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Using context to remember new words
Home > Guide > Vocabulary > Memorizing > Context

Using words in context enhances greatly the chance you will remember them. This can be as simple as reading a text where the words are used, memorizing a dialog from a film or a language program or learning a song. You can also be exposed to the word in a memorable context.

For instance you travel to Russia and see shop signs with 'obuv' with shoes in the shop windows. You will probably recall the Russian word for 'shoes'. If you have a conversation with somebody in your target language, the thrill of speaking in that language will probably help you recall a few words that were repeated several times during that conversation. Here the context serves as a strong mental branch on which you can hang the memory of the word.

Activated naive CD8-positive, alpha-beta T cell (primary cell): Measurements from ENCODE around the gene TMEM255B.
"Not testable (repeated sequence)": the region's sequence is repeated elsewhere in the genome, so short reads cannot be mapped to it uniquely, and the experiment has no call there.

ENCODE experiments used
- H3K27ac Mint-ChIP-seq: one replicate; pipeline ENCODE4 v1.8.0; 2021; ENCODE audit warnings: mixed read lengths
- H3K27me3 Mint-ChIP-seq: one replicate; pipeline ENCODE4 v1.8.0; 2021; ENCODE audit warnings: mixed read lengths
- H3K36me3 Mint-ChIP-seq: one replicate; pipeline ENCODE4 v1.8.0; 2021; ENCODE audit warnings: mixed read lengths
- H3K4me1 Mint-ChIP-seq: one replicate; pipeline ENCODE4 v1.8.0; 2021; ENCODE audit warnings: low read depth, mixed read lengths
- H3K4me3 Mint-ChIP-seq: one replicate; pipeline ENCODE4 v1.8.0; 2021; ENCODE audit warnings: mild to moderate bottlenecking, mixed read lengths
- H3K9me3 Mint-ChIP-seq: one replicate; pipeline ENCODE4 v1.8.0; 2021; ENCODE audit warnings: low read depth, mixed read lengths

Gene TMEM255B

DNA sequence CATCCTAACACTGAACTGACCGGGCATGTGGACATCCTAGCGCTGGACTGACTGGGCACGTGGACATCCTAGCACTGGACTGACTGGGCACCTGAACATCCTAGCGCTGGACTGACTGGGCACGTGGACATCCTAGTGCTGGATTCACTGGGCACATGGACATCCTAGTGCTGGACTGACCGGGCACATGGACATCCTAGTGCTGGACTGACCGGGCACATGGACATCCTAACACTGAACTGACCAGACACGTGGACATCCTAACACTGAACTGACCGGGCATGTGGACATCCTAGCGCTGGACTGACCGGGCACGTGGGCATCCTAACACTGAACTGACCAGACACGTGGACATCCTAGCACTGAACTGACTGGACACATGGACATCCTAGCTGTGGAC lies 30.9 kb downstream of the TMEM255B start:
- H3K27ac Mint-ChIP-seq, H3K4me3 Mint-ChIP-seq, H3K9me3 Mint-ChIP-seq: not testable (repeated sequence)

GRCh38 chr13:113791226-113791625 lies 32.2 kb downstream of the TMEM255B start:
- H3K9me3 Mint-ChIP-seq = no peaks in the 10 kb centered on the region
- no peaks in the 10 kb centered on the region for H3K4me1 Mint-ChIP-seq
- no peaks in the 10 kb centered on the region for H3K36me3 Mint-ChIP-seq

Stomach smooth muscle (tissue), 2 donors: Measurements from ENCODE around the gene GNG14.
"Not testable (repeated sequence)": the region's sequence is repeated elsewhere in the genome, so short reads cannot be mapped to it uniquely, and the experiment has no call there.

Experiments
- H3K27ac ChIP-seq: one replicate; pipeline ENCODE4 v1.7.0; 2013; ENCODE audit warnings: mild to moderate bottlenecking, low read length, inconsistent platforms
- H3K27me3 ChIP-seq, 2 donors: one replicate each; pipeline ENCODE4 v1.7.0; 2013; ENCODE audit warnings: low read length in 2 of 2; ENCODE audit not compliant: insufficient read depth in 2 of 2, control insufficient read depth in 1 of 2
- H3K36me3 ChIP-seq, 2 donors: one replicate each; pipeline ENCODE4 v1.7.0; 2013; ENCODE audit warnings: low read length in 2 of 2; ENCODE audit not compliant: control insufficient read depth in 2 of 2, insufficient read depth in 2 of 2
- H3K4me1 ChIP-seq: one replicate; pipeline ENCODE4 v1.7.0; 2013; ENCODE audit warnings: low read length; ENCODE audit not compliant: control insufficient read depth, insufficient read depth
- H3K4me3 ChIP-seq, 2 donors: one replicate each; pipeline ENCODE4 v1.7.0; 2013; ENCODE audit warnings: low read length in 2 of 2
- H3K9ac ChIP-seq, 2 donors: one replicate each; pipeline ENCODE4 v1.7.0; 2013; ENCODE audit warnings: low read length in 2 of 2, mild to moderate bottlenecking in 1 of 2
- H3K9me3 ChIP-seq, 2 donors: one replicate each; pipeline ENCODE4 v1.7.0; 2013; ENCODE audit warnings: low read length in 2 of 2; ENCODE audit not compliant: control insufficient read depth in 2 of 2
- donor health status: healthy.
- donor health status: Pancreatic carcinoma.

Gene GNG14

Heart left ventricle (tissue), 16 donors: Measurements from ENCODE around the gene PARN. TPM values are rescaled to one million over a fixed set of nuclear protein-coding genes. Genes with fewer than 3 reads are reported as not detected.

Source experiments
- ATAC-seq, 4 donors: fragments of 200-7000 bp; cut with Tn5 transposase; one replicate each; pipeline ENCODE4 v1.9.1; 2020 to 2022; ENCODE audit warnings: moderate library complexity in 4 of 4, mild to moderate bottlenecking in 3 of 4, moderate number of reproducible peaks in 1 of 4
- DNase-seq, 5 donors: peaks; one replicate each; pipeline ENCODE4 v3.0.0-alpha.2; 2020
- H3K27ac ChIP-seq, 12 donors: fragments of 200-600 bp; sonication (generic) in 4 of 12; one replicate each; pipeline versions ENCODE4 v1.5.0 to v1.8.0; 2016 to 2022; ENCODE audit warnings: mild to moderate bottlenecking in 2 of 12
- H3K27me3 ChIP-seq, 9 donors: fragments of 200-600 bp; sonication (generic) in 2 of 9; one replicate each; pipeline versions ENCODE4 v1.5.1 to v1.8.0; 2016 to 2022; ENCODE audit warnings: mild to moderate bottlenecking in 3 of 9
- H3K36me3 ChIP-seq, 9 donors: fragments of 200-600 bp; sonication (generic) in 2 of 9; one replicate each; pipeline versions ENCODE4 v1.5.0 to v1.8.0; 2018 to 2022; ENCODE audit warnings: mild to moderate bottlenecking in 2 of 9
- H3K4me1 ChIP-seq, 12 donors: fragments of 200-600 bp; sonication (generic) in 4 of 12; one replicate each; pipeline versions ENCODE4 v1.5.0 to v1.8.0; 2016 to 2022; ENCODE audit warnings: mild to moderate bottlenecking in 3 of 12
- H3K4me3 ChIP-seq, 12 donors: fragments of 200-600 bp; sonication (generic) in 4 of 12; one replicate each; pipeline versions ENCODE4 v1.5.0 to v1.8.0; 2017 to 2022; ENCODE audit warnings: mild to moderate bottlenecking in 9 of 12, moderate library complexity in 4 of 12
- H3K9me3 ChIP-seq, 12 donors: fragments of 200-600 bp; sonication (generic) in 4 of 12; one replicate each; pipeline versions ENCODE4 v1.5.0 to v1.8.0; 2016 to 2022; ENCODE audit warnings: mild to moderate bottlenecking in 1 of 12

It is always a good idea to learn words with a phrase as an example. For instance, if you learn that French for 'to eat' is 'manger', it is better to learn 'He already ate'/'Il a déjà mangé' or 'She is eating an apple'/'Elle mange une pomme' than just learning the word alone. The phrase will help you recall the word better and improve your chances of using it correctly when speaking. Depending on how you work on vocabulary learning, you can either find example phrases in dictionaries, or cut and paste a phrase you found in a real text you were reading.

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